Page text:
Billionaire Saudi Prince Vows to Donate $32 Billion Fortune
Kingdom Holding owns stakes in companies such as News Corp., Citigroup, Twitter and Apple.
DUBAI, United Arab Emirates (AP) — Saudi Arabia's billionaire Prince Alwaleed bin Talal, one of the world's richest people, announced Wednesday that he will donate all of his wealth of $32 billion to charity over the coming years.
The money will go to the Saudi prince's organization called Alwaleed Philanthropies to work in the fields of "intercultural understanding" and supporting communities in need, he said in a statement. Programs will include promoting health, eradicating disease, bringing electricity to remote villages, building orphanages and schools, as well as "empowering women."
The prince, chairman of investment firm Kingdom Holding Company, said he has already donated $3.5 billion to the charitable organization.
Alwaleed joins other billionaires who have made similar pledges in recent years, such as Warren Buffett, Bill Gates, Mark Zuckerberg and Michael Bloomberg. He credited the Bill and Melinda Gates Foundation for their wide range of charitable projects and said his organization has partnered with them on health initiatives.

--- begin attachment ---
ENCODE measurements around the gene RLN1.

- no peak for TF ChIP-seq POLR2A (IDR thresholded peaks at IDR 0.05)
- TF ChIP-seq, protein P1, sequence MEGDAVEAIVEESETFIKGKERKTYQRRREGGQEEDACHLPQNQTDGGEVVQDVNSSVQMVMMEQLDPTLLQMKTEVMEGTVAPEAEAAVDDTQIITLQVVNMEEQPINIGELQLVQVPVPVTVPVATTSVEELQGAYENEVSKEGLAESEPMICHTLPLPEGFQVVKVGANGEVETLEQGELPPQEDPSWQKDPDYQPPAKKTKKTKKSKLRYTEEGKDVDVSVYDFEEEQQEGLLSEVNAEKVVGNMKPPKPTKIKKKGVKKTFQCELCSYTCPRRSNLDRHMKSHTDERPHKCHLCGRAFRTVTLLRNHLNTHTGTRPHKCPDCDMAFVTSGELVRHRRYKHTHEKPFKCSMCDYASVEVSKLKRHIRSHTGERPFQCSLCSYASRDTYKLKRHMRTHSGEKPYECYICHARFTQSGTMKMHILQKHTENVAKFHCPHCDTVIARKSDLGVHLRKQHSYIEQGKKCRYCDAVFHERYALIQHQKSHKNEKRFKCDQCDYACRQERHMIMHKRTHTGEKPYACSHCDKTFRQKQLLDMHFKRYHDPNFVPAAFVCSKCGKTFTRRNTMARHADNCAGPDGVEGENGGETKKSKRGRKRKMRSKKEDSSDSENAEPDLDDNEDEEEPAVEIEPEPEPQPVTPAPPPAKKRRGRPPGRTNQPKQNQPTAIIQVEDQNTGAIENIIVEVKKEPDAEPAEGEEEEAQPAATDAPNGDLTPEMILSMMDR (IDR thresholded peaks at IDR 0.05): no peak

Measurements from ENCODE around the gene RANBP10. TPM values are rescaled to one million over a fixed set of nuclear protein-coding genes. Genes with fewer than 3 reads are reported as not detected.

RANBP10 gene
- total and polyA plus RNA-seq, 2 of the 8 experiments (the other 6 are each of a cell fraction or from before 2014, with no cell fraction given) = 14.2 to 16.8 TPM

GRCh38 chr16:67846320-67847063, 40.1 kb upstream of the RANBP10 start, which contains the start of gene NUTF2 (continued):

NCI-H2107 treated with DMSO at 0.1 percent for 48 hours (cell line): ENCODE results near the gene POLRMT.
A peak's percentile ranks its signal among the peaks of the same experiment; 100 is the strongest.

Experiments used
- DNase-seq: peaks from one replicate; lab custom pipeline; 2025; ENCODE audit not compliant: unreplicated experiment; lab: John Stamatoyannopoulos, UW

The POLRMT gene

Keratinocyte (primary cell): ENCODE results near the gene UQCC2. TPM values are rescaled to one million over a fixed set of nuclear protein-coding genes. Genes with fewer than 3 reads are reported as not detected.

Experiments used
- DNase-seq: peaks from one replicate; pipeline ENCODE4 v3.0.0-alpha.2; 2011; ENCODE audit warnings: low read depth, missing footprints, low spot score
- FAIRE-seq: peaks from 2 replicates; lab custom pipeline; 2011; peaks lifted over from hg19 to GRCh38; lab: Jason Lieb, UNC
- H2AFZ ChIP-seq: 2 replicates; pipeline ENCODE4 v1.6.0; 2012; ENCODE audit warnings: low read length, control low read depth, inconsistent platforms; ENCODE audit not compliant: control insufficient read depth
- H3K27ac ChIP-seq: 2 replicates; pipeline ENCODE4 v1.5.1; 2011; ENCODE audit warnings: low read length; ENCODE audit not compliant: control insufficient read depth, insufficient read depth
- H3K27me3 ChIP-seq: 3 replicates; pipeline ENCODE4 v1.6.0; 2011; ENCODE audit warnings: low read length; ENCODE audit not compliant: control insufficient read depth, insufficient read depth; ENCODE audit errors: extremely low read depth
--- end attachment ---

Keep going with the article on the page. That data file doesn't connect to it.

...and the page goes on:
"Philanthropy is a personal responsibility, which I embarked upon more than three decades ago and is an intrinsic part of my Islamic faith," he said in the statement, which came during the holy month of Ramadan, when Muslims are encouraged to give to charity and help the needy.
The prince, who does not hold an official government position, built his wealth through seed money from his father and smart investments. Kingdom Holding owns stakes in hotels like The Four Seasons, Fairmont and Raffles, as well as companies such as News Corp., Citigroup, Twitter and Apple.
The prince's two children were present in his boardroom when he made the announcement in Riyadh.
Though he did not give an exact timeframe, Alwaleed said his billions would be allocated via a "well-devised plan" throughout the coming years. He said the donations would be based on a strategy supervised by a board of trustees, which he will head.